A new state law will require counties and cities to adopt a stronger set of standards for the construction of residential and commercial buildings.
This bill is being adapted after the numerous natural disasters that have hit Mississippi in the past decade.
The premise was to standardize minimum requirements in construction as well as plumbing, electrical and mechanical systems. The stricter requirements were aimed at making homes more resistant to natural disasters. With better structures, insurance premiums are expected to drop.
“The bill says that (the state) is trying to crack down on building code law because we have so many losses and much money to pay out on losses,” said Sen. Billy Hudson, R-Purvis.
The governing bodies of counties and cities can pass a resolution opting out of the new provisions within 12o days of them going into effect. While no action is expected until the law takes effect, some local supervisors did not sound happy with legislation. Lamar County District 5 Supervisor Dale Lucus said it would be costly to create a department of building inspection and code enforcement.
The Property Casualty Insurers Association of America supports the legislation. They said it would protect people’s property by making sure residential and commercial buildings would be able to withstand greater wind speeds and flying debris.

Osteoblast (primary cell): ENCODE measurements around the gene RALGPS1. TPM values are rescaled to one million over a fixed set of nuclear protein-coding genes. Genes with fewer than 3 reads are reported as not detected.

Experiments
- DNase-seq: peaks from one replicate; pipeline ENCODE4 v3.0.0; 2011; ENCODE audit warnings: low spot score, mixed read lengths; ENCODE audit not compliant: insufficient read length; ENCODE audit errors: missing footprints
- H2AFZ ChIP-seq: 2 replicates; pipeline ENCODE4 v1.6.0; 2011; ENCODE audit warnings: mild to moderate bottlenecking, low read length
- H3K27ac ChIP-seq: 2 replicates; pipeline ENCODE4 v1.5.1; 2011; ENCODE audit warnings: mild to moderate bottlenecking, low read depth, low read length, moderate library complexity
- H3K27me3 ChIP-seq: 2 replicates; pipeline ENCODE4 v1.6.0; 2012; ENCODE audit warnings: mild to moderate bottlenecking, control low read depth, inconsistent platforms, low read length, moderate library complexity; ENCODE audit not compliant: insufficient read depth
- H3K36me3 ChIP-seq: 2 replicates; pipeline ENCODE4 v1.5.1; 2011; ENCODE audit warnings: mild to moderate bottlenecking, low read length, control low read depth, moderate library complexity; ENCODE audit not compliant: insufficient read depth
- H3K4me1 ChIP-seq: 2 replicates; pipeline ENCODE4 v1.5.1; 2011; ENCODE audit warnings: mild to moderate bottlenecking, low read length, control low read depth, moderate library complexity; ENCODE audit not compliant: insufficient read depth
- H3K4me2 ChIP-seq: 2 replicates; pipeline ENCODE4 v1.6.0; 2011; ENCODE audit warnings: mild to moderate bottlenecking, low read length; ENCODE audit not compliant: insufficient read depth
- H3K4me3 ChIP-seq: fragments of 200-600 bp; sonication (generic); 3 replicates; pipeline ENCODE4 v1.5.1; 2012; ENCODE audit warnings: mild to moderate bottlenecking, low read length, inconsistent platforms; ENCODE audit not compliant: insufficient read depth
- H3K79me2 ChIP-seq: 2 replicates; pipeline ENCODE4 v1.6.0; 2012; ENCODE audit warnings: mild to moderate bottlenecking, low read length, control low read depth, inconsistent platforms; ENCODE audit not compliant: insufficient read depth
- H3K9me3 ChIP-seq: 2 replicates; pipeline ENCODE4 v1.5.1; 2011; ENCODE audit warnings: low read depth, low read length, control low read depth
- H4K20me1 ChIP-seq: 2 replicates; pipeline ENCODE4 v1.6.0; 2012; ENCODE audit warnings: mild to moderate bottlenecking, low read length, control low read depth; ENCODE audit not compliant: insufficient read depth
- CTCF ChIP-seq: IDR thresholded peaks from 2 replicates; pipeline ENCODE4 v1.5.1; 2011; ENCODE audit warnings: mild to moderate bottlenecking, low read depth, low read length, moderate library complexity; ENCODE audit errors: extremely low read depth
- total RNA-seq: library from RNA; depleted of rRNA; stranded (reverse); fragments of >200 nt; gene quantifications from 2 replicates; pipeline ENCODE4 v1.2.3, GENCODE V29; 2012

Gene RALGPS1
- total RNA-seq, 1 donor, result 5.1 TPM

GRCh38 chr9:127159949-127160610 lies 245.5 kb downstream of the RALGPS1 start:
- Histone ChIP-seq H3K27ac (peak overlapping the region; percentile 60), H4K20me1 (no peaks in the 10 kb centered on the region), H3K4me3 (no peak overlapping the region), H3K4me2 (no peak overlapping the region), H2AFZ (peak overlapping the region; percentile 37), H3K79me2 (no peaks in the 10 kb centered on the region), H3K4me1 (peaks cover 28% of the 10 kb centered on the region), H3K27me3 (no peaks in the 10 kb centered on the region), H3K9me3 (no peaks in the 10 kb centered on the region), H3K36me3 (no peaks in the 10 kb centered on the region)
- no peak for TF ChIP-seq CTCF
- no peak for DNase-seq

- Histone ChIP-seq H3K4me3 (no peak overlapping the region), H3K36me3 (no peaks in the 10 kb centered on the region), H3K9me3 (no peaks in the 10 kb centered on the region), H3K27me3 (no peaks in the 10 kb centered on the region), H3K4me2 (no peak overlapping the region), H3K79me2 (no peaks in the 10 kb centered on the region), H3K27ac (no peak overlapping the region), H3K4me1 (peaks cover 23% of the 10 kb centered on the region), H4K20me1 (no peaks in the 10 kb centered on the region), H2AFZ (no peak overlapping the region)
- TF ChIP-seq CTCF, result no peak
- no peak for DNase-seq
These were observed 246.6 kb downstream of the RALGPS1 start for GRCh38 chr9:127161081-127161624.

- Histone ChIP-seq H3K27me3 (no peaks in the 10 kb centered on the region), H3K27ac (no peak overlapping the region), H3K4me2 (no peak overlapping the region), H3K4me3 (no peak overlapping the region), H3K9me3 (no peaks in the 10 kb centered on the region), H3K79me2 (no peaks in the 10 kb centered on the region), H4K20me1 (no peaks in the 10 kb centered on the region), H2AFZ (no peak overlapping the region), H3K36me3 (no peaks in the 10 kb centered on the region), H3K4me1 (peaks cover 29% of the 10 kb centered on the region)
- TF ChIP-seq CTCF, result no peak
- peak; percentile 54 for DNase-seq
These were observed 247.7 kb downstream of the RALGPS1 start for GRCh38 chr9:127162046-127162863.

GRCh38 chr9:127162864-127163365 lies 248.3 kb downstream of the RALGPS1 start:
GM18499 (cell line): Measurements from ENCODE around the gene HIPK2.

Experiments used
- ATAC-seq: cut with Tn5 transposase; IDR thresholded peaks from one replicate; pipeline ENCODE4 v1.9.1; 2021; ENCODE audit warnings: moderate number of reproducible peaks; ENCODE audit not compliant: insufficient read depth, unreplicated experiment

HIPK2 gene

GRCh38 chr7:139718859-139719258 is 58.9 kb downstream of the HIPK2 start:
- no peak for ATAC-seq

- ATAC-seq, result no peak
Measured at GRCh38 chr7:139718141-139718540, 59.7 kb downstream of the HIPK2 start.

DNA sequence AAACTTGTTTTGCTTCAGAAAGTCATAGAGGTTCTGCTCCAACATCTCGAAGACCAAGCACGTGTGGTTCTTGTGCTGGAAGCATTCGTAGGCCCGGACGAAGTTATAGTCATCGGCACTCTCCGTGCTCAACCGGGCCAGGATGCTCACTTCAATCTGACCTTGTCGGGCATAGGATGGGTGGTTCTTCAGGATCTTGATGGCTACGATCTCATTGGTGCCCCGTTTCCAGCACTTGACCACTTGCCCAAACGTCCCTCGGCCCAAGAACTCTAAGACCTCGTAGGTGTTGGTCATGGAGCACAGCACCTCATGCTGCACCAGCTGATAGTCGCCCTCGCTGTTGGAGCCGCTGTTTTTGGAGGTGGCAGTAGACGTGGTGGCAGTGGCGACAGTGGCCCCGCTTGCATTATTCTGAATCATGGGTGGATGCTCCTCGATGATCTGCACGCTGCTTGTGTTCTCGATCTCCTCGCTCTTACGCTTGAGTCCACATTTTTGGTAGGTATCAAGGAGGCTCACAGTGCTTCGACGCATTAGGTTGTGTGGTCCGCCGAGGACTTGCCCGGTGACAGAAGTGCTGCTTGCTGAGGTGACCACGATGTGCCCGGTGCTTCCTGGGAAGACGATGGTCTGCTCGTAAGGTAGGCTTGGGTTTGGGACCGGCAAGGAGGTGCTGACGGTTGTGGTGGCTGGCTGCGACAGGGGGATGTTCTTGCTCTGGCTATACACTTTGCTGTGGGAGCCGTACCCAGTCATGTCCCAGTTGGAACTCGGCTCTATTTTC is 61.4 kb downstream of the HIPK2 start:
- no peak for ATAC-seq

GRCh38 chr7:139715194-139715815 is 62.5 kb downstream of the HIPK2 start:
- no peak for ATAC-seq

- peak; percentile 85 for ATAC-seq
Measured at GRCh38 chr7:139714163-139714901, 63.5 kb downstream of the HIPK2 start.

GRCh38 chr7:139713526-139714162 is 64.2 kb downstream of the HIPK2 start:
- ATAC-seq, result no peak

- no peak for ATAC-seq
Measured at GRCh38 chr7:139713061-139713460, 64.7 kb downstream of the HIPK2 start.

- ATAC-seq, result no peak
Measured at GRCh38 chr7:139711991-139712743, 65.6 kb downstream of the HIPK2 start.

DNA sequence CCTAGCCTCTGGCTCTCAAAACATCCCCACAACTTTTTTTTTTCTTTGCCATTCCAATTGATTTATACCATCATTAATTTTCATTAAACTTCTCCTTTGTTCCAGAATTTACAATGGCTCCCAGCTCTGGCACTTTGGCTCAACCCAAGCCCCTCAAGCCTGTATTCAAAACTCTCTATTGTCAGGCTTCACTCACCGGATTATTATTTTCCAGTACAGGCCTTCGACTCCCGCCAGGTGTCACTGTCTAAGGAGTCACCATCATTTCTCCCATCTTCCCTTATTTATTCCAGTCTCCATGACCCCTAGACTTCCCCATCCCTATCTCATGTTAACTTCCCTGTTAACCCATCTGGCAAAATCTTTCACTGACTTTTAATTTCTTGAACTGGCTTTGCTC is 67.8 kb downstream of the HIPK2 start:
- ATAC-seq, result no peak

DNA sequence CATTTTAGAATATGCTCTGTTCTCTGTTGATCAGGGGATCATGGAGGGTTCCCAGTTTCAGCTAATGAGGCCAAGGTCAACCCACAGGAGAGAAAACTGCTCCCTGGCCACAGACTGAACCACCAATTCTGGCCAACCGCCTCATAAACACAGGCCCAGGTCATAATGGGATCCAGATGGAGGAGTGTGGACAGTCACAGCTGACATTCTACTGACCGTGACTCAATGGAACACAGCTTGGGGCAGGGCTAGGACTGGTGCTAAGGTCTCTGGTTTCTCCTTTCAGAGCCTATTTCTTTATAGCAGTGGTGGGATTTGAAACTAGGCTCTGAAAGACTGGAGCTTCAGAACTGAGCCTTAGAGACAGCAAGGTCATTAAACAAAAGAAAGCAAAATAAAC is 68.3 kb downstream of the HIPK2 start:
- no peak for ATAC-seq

“The people of Mississippi deserve to be protected, and this legislation requires builders to fortify new buildings with materials that can stand up to Mother Nature,” said Donavan Brown, Property Casualty Insurers’ counsel for state government relations.
Currently, Lamar County has no standardized building code, though many builders operate under standardized guidelines.
Hudson said he understood what prompted the law, but objected to the idea of government telling property owners what they have to do.
“I understand after Katrina the terrible situation we had down there, and if we had had stronger buildings, maybe we wouldn’t have suffered so much loss. So, I think maybe building codes in the three southern counties might be necessary, but I don’t think the code you would put in in maybe Harrison County would be necessary in central or north Mississippi.”
Lucus said lawmakers ought to revisit the provision and shift the cost off local governments. But until that happens, Forrest County District 4 Supervisor Rod Woullard said the state has done little more than place an economic burden on the shoulders of county taxpayers.